Virginia Senator Mark Warner recently filed legislation to create a single electronic platform to track all federal spending and increase transparency. The Digital Accountability and Transparency Act (DATA) mirrors legislation already introduced in the House by Representative Darrell Issa of California, Chairman of the U.S. House Committee on Oversight and Government Reform. The DATA would establish an independent body to track all grants, contracts, loans and agencies' internal expenses, with all of that information available online for the public.

The proposal draws from the Office of Management and Budget’s and stimulus-tracking site It would consolidate data and establish consistent reporting standards by agency. According to Senator Warner, the way information is reported would be standardized and public disclosure will be centralized, making it a lot easier to identify needless duplication and inefficiency.

June 13, 2011. Vice President Joe Biden met with Republican negotiators last Thursday in another closed-door meeting to discuss the nation’s debt limit. It was reported that talks continue to show how far apart both sides remain on the issue. In the 2 1/2-hour meeting, the sixth meeting held between the administration and a handful of top lawmakers, Vice President Biden and Treasury Secretary Timothy Geithner made a pitch for more revenue.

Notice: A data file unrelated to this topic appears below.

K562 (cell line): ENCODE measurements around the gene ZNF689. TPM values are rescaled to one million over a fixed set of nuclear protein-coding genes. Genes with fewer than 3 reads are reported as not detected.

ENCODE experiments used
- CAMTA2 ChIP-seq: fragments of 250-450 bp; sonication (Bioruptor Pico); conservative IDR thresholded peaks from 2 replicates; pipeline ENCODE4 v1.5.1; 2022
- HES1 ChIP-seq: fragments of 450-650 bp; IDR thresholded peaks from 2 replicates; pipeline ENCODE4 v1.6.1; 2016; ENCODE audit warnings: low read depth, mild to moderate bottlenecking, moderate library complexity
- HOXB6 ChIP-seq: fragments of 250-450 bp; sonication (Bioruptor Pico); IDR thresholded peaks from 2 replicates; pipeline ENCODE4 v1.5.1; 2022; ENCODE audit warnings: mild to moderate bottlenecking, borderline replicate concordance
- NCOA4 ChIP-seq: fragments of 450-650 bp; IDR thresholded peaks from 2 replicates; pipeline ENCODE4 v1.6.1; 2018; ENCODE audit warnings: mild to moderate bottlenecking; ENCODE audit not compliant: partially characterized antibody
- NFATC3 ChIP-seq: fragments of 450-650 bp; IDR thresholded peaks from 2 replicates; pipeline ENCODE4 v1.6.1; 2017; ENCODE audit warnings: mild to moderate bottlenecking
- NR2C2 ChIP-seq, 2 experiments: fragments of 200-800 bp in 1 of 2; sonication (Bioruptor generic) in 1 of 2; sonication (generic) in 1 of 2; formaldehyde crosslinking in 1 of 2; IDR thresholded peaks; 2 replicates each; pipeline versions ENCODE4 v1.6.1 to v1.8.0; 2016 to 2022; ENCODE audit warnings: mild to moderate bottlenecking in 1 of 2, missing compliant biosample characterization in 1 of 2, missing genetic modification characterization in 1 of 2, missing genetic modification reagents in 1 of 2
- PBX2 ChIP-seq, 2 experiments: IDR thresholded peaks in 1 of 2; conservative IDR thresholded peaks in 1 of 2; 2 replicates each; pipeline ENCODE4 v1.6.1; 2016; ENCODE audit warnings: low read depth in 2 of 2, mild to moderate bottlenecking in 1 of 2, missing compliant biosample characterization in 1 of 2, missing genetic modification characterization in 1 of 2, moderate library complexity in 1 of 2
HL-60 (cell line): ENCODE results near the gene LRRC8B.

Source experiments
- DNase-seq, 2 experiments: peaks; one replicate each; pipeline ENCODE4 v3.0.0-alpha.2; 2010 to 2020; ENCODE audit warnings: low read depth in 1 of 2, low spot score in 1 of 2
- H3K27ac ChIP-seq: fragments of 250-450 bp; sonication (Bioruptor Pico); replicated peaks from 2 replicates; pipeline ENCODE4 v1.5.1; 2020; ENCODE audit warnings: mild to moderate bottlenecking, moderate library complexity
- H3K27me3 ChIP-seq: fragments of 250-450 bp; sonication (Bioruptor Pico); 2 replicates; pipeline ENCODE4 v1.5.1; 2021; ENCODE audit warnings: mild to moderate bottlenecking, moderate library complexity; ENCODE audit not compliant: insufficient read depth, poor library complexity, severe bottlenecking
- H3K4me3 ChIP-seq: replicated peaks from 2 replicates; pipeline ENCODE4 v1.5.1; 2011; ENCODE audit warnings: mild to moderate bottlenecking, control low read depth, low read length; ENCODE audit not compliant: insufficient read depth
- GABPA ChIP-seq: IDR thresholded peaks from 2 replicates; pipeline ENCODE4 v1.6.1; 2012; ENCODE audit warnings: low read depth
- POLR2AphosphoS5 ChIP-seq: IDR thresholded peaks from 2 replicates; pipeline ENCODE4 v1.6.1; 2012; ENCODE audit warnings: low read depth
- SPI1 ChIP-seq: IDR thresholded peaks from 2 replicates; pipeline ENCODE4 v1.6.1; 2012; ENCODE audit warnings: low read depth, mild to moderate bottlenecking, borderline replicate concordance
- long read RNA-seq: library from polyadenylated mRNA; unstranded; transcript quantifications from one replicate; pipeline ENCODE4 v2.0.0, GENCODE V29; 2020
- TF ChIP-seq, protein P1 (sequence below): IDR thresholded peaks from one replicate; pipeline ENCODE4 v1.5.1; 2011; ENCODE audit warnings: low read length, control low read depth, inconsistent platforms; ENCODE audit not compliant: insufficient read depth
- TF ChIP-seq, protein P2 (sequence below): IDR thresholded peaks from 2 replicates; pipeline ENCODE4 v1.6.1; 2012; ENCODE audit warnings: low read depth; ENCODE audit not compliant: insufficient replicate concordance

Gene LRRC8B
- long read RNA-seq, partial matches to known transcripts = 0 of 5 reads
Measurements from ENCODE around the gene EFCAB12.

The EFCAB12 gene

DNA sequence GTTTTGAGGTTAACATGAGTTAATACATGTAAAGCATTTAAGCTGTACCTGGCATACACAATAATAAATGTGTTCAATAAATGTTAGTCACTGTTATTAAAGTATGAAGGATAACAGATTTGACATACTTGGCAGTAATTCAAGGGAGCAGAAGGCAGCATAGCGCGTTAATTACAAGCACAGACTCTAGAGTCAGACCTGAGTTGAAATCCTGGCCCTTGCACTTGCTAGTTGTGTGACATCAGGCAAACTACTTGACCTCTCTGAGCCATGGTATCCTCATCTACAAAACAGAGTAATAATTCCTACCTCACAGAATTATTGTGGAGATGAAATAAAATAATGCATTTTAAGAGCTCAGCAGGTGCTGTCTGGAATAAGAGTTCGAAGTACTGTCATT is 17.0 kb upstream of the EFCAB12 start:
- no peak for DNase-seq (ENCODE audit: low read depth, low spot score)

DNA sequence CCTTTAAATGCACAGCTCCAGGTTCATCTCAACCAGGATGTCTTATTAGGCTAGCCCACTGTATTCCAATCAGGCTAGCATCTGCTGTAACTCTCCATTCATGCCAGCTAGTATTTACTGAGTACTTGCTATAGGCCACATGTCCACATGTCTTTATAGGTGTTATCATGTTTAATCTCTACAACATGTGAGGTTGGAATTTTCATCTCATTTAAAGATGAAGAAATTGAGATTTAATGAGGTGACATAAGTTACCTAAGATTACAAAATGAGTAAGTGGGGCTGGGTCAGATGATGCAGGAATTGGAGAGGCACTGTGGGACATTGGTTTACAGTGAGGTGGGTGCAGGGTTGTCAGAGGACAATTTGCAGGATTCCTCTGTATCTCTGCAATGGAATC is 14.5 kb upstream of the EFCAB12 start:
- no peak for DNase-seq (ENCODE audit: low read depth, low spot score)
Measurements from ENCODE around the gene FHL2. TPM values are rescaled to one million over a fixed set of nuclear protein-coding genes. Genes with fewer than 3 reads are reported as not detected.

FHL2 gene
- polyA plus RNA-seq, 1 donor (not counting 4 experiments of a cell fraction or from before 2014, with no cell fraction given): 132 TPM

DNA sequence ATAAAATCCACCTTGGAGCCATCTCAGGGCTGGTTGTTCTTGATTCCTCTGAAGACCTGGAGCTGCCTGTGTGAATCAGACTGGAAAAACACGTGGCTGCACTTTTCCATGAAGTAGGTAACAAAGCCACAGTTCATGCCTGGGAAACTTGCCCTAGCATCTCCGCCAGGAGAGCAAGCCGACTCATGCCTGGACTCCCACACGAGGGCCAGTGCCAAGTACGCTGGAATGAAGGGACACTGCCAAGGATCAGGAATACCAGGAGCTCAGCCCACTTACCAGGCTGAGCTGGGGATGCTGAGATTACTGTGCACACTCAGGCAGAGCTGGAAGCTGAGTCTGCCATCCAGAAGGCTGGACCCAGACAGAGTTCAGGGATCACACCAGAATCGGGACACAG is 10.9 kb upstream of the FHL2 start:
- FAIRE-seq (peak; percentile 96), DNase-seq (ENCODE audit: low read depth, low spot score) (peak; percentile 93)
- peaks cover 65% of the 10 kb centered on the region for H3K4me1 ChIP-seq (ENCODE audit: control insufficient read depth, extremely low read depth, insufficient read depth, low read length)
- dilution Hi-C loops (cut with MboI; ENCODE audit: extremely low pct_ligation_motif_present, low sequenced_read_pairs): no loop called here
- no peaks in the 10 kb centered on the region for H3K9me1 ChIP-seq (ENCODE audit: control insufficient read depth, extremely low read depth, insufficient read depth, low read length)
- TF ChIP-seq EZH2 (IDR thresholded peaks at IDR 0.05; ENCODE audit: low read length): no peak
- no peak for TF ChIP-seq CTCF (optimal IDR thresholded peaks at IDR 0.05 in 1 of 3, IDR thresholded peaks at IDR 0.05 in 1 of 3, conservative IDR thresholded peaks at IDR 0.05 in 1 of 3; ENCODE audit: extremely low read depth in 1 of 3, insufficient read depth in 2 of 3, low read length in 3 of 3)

Both sides hope to pass the measure well before an estimated early August deadline to avoid default on U.S. obligations. With the debt ceiling raised, the government could then resume borrowing more than $100 billion a month to pay its bills.

Negotiators recognize talks are moving slowly and agree to pick up the pace. They have scheduled three meetings for this week and taxes remain the biggest sticking point. In earlier talks, negotiators focused only on reducing expenditures. Democrats in the group pushed their party's argument that the deal should include tax increases and not just spending cuts. But Republicans showed no sign of budging from their opposition to tax increases.